Gretchen Rubin's new book provides a different path to decluttering.
A few years ago, when Marie Kondo’s first book, The Life-Changing Magic of Tidying Up, came out, I was intrigued. Tidying up sounds so reasonable, and who doesn’t want a home free of clutter and chaos? It turns out, “tidying up” is shorthand for “putting everything in a pile in the middle of your room and keeping only what you love.” That, I found out the hard way, is extremely daunting.
What is also daunting is being surrounded by clutter. Gretchen Rubin, who has become known for her work in the happiness realm through her books The Happiness Project and Better than Before, has just released a new title, Outer Order, Inner Calm. I will admit that it’s entirely possible I picked up this book in order to avoid dealing with a pile of papers that had amassed over the school and work week. Confessions aside, Rubin offers some reasonable ways to get a handle on the clutter that fills our lives.
Rubin contends that at the core of sorting through our things must be an understanding of what layer of chaos we can each live with. She writes, “we’ve achieved the right level of order when we can find what we need, feel good in our space, and don’t feel hindered by stuff. For some people, what looks like disorder works just fine.” While I agree — to each her own — I also know that sometimes we don’t even realize the effect that disorder and chaos is having on us and on the other people we live with.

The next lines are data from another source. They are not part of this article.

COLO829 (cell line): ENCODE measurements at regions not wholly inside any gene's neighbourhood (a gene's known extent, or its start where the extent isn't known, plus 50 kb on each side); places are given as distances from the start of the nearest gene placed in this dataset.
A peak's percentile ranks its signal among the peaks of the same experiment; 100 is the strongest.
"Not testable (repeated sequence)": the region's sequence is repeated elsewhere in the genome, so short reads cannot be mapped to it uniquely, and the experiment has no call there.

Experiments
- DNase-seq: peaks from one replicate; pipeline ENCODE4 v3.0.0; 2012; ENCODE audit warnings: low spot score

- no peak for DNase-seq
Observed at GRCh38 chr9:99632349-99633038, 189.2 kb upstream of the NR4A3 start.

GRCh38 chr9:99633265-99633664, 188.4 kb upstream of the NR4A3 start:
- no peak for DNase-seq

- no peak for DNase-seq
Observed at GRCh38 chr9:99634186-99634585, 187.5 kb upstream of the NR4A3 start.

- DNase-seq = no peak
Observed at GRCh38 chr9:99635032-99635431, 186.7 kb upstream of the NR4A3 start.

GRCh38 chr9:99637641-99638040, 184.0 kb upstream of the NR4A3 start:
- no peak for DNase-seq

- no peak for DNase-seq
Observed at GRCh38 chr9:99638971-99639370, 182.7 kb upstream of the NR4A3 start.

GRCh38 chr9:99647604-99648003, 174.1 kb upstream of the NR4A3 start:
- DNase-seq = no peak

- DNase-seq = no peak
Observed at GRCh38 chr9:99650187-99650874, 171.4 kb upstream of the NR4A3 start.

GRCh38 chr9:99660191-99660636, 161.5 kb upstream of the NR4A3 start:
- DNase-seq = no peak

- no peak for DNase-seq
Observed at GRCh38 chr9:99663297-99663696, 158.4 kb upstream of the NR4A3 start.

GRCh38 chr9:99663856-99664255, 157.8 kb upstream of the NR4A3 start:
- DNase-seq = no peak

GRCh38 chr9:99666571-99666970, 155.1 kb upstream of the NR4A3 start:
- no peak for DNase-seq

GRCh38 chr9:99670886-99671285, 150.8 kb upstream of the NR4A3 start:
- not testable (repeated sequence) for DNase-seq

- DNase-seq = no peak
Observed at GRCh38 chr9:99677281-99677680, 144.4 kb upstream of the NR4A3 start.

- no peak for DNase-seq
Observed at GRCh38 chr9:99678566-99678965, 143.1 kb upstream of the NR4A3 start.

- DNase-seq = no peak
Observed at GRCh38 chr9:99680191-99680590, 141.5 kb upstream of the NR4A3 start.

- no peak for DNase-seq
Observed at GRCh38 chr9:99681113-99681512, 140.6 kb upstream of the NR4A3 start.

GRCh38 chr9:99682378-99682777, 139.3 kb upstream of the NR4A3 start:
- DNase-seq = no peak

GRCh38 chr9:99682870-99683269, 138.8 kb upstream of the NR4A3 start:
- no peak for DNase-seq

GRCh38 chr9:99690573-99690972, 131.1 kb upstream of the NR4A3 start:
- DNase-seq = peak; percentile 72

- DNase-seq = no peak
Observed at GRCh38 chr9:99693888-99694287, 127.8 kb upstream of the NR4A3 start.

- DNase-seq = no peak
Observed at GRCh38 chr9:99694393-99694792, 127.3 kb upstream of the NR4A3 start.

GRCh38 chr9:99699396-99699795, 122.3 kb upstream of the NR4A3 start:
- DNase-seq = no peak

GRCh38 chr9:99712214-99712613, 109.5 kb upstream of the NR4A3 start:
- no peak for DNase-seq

Of the five sections, each filled with bite-sized wisdom on working through a particular issue that comes up as we endeavor to create order, I found two in particular most helpful. In Make Choices, the opening section, Rubin suggests enlisting help if you feel overwhelmed at the thought of tackling that exploding closet. She also suggests asking three questions:
- Do I need it?
- Do I love it?
- Do I use it?
This is an area that has given me pause in the past. Kondo asks the now ubiquitous question, “does it spark joy?” What I have found challenging is that the memory connected to many of my things does spark joy. For Rubin, the follow-up question is, “where does it belong?” If you can’t find a specific home for it, you should not have it in your home.
Minimalism is rampant these days, and for good reason. It is a counterpoint to the excesses of our past. Rubin insists again that what is right for one may not be right for another. It makes me happy to have a shelf filled with my most beloved books, but someone else might prefer a shelf with a solitary seashell.
Rubin offers a section called “Cultivate Helpful Habits.” At the heart of living with a level of clutter that suits us best is our ability to navigate the days and weeks that stretch into months and years. A weekend of emptying closets and cupboards might not mean anything in six months if we don’t do any follow up.
I had to chuckle at her warning to “beware the urge to ‘procrasticlear’” because, of course, the urge to clean up is strongest when I’m facing a deadline. She suggests recognizing that urge and staying with what is actually most important in that moment, what she affectionately calls “the dreaded task.”
Ultimately, Rubin invites her readers to “enjoy what’s special about your space.” It’s easy to think that you would be an organized whiz if you just had a different kitchen or better closet space, but when you focus on creating more order in your current home, you will remember what you love about it and find the grace and gratitude to be happy right where you are.
Keep reading: How I finally let go of paper clutter